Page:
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About the book
  • Published: 15 August 2013
  • ISBN: 9781448161157
  • Imprint: Vintage Digital
  • Format: EBook
  • Pages: 112

Imagining Alexandria

A gift book of poems from author of Captain Corelli's Mandolin, beautifully illustrated with line drawings

Poetry was Louis de Bernières’ first literary love and Imagining Alexandria is his debut poetry collection. Here the author of the much-loved Captain Corelli’s Mandolin returns us to the vivid Mediterranean landscape of his fiction.

De Bernières was introduced to Greek poetry while in Corfu in 1983, and since then he has always travelled with a book of Cavafy's poetry in his pocket. Not surprisingly, his own poems about the distant past, the erotic and the philosophical owe much to the influence of the great Alexandrian poet.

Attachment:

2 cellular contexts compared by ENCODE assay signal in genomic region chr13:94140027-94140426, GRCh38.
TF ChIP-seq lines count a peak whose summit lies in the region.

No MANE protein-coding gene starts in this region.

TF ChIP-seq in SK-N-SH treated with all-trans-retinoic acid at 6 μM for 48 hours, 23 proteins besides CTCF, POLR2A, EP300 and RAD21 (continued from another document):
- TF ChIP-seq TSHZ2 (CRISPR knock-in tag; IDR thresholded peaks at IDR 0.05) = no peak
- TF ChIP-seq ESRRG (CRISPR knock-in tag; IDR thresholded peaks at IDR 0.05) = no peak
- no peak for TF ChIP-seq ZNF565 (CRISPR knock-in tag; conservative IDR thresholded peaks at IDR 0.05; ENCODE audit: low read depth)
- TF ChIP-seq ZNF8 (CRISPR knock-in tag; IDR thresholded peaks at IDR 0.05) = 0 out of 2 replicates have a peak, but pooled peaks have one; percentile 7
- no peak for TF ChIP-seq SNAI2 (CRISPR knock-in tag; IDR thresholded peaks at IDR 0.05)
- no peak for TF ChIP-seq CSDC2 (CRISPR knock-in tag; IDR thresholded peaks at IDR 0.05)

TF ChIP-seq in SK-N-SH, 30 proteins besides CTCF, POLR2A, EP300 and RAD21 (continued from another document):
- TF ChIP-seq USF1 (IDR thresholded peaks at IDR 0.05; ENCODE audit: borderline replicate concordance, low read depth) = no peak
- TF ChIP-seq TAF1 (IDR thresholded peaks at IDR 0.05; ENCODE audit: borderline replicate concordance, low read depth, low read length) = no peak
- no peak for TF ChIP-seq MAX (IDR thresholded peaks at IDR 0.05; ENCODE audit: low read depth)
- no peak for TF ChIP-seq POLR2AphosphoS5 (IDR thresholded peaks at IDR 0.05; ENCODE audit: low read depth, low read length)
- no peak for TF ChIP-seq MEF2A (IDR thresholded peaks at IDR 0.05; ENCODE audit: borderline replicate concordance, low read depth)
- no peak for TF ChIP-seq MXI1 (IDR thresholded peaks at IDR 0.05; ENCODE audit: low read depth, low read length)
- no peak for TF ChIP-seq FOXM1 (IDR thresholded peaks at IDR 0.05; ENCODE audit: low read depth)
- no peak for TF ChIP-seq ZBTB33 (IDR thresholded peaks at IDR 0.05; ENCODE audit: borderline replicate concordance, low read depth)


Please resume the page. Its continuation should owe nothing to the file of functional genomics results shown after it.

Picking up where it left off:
Beautifully illustrated with line drawings by Donald Sammut, this is a collection rich in sensuality, nostalgia, and music.

  • Pub date: 15 August 2013
  • ISBN: 9781448161157
  • Imprint: Vintage Digital
  • Format: EBook
  • Pages: 112

About the Authors

Louis de Bernieres

Louis de Bernières is the bestselling author of Captain Corellis Mandolin, which won the Commonwealth Writers’ Prize, Best Book in 1995. His most recent books are The Dust That Falls From Dreams, Birds Without Wings and A Partisans Daughter, a collection of stories, Notwithstanding, and two collections of poetry, Imagining Alexandria and Of Love and Desire.

Praise for Imagining Alexandria

“Direct, evocative, erotic and tinged with sadness. What more should poetry be?”


“De Bernieres captures with quiet assurance that Cavafy music of resigned, sensual sadness as lovers depart, gods retreat and dynasties collapse”

Boyd Tonkin, Independent


Suzi Feay, Independent on Sunday

“Love dominates ... we are told the truth about love – even when it is awkward or lacking ... the rum enthusiasm fuelling this collection endears it to the reader”

Kate Kellaway, Guardian

“Today the culture of Greece may be facing a new crisis, but many will welcome de Bernières’s revisiting of the “miracle period"”

Margaret Reynold, The Times

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